Today my mom called me to tell me that my dad had called her to inquire about me and the family. Well, me and the kids. He doesn't really care about Jay because he's still convinced that Jay is the reason I'm no longer one of Jehovah's Witnesses. Which isn't true. I was having doubts about the religion long before I mentioned anything to Jay. It's also sad that my dad thinks so little of me, thinks I'm so simple and unable to think for myself, that I would let someone else influence such an important part of my life. As Jay said this afternoon, "Wow. He really doesn't know you at all." No, he doesn't.

Anyway, my mom's conversation with him went something like this:

Mom: Hello.
Dad: Can you tell me anything about Tammie and the kids? Are they dead?
Mom: Wow. That's kind of rude.
Dad: Well, they never answer any of my calls.
Mom: I don't know what to tell you. Sometimes they don't answer my calls either. Tammie works.

The conversation continued with my father listing all the many ways in which I have hurt him. Basically, it's a list of one thing: Me no longer having the same beliefs as him. Because me going on with my life and living it as I choose is clearly a personal attack aimed at him.

For what it's worth my father has called me twice in the past three years. The first time, about 2 1/2 years ago, was because Monty accidentally called him when meaning to call a friend. Upon realizing his mistake he just hung up. My dad called back, Monty answered and said, "Oh sorry Grandpa, I didn't mean to call you. I meant to call someone else." According to my mom, that interaction hurt my dad's feelings, although for the life of us we can't figure out the reasons why. But I'm sure they are illogical. What adult gets upset by the actions of an otherwise well-meaning 12 year old?

His second call came about a month and a half ago. The timing of it coincided with the annual Memorial Meeting at the Jehovah's Witness church. It's a big deal. I knew why he was calling-to nag me about going. No, I didn't answer that call. My mom mentioned it in her chat with him today. He was quiet, so I guess my assumption was correct.

To my mom's credit, she remained calm and reiterated that we are busy people and don't always answer phone calls right away. She then told my dad that he needed to stop acting like a martyr and maybe just try to be nice. To which he yelled into the phone, "Don't you tell me how to act!"

Hmmmm. Why am I not answering his phone calls? WHY do I NOT want to be a part of this conversation?

I have a lot of valid reasons to not want to have a relationship with my father. He wasn't around a lot when I was growing up, basically relying on my mom to maintain any kind of parent/child relationship. He was never truly supportive of anything I've done. He never did anything in his power to make me feel good about myself and he raised me in an organization that thinks women are second class citizens.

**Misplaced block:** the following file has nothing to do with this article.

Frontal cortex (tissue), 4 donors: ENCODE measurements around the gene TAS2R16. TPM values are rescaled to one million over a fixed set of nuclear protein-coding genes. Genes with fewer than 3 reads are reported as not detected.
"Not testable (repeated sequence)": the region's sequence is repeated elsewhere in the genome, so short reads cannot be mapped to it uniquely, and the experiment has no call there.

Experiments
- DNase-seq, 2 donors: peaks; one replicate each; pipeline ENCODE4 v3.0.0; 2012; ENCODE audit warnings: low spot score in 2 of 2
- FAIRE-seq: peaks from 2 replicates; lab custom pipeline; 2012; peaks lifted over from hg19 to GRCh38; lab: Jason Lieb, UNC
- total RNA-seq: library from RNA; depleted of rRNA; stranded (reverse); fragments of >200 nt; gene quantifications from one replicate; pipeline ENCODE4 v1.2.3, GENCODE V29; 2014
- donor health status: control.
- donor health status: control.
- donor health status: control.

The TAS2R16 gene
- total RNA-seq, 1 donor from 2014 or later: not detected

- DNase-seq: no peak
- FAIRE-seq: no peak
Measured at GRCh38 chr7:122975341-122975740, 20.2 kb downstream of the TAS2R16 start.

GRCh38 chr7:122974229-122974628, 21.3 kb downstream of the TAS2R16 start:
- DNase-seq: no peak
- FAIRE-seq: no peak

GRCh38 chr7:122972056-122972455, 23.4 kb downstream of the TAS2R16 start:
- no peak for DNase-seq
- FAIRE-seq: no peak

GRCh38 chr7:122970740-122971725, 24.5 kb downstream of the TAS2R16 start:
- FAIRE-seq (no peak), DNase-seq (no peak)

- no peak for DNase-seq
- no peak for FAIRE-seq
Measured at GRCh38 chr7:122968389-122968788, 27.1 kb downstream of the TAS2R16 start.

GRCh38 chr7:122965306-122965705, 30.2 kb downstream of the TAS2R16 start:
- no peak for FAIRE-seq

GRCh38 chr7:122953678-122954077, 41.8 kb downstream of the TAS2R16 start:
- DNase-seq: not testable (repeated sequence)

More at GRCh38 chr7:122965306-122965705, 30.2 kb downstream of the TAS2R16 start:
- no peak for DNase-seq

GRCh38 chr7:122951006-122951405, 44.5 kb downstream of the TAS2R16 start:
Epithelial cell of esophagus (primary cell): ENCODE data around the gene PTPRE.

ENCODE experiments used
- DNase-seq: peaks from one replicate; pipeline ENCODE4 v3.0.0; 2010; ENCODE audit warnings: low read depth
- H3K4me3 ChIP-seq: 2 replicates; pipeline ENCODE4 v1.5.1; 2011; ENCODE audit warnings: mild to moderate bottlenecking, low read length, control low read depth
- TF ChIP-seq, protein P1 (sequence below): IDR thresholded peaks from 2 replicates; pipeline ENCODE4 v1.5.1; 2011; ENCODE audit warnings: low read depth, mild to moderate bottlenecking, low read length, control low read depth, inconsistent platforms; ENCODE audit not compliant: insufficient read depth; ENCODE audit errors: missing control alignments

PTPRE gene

But I'm over all of that. Really. On an average day I don't even think about any of it. I have a full life.  I have kids and a husband who I love and enjoy being around. I have a job that has the potential to be the career I've longed for. I have hobbies, go to book signings, have lunch dates with friends, and occasionally I'll sit in a bar and drink a few whiskey sours and stare at Canadian rock stars.  I'm fine. I'm happy.

I truly am at a point in my life where I could overlook all my father's past wrongs. If they were in the past. Therein lies the problem. His conversation with my mom proves that nothing has changed. I don't know if I need any of that in my life.

I guess it dosn't matter anyway. Before my parents ended their phone call, my father said that he was "done trying." Because apparently two weird/loaded phone calls in 3 1/2 years constitutes proper effort.

It is what it is. 

Friday, May 17, 2013

Hanging With the Band

Last Saturday night Jay and I had a date night and concert tickets to see Born Ruffians. Here is a bulleted list of the evening.

*We arrived at the venue about two hours before the show was to start. Fashionably overeager and mega-early, that's how we roll.

*As we waited in line for our place to open, we looked across the street at the (considerably larger) crowd waiting to get into the Sara Bareilles concert. Sorry Sara,  Ruffians fans are hipper.

*Once in, we headed to the bar because of all the time we had to kill. While Jay was ordering our drinks from the salty bartender, I was trying to not be a dork-wad-Mcspaz-a-tron over the fact that THE BAND was at a table near us. Jay later tried to covertly take a picture. It only sort of worked.

*As noted in the picture, Mitch came and talked to us. Not really because we are exceptionally fabulous  and rock stars want to be near us, but because our table was close to the bar. While Mitch was talking to us, Luke came to the table to bring Mitch his beer. I could have pinched his tiny little butt. I didn't though. Not gonna lie, kinda regrettin' it.

*Also noted in the picture: I'm pretty sure we were the oldest people there. When Mitch was at our table I said, "Be honest, are we the oldest people in this room?" He looked around and said," Nah, but even if you were, that just means you're the coolest." He was totally lying but I'll take what I can get.